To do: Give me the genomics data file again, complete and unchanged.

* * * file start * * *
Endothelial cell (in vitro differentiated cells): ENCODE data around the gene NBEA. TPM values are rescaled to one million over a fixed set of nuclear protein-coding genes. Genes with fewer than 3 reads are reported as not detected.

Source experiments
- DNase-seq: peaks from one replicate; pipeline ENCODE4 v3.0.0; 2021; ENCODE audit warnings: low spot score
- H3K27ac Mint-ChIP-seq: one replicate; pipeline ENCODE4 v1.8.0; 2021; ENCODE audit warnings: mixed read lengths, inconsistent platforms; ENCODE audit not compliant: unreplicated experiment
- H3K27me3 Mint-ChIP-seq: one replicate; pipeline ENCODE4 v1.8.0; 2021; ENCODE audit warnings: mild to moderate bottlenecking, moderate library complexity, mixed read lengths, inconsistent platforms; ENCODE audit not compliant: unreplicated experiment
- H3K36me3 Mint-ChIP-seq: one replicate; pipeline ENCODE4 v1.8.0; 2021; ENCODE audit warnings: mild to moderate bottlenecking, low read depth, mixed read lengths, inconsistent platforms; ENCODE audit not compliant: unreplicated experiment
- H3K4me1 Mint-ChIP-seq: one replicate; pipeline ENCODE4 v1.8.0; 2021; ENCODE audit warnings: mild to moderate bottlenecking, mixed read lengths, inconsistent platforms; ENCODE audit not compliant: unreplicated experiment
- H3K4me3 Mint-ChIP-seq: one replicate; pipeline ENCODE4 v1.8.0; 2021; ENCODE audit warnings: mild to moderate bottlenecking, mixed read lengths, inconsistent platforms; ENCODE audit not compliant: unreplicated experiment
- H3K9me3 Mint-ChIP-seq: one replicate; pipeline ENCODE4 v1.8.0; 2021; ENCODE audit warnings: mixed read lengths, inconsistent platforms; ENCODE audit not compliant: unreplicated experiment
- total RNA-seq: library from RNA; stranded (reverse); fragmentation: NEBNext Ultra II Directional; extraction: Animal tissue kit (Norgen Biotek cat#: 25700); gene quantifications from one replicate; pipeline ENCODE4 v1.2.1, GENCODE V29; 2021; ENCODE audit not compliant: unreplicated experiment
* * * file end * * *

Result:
Endothelial cell (in vitro differentiated cells): ENCODE data around the gene NBEA. TPM values are rescaled to one million over a fixed set of nuclear protein-coding genes. Genes with fewer than 3 reads are reported as not detected.

Source experiments
- DNase-seq: peaks from one replicate; pipeline ENCODE4 v3.0.0; 2021; ENCODE audit warnings: low spot score
- H3K27ac Mint-ChIP-seq: one replicate; pipeline ENCODE4 v1.8.0; 2021; ENCODE audit warnings: mixed read lengths, inconsistent platforms; ENCODE audit not compliant: unreplicated experiment
- H3K27me3 Mint-ChIP-seq: one replicate; pipeline ENCODE4 v1.8.0; 2021; ENCODE audit warnings: mild to moderate bottlenecking, moderate library complexity, mixed read lengths, inconsistent platforms; ENCODE audit not compliant: unreplicated experiment
- H3K36me3 Mint-ChIP-seq: one replicate; pipeline ENCODE4 v1.8.0; 2021; ENCODE audit warnings: mild to moderate bottlenecking, low read depth, mixed read lengths, inconsistent platforms; ENCODE audit not compliant: unreplicated experiment
- H3K4me1 Mint-ChIP-seq: one replicate; pipeline ENCODE4 v1.8.0; 2021; ENCODE audit warnings: mild to moderate bottlenecking, mixed read lengths, inconsistent platforms; ENCODE audit not compliant: unreplicated experiment
- H3K4me3 Mint-ChIP-seq: one replicate; pipeline ENCODE4 v1.8.0; 2021; ENCODE audit warnings: mild to moderate bottlenecking, mixed read lengths, inconsistent platforms; ENCODE audit not compliant: unreplicated experiment
- H3K9me3 Mint-ChIP-seq: one replicate; pipeline ENCODE4 v1.8.0; 2021; ENCODE audit warnings: mixed read lengths, inconsistent platforms; ENCODE audit not compliant: unreplicated experiment
- total RNA-seq: library from RNA; stranded (reverse); fragmentation: NEBNext Ultra II Directional; extraction: Animal tissue kit (Norgen Biotek cat#: 25700); gene quantifications from one replicate; pipeline ENCODE4 v1.2.1, GENCODE V29; 2021; ENCODE audit not compliant: unreplicated experiment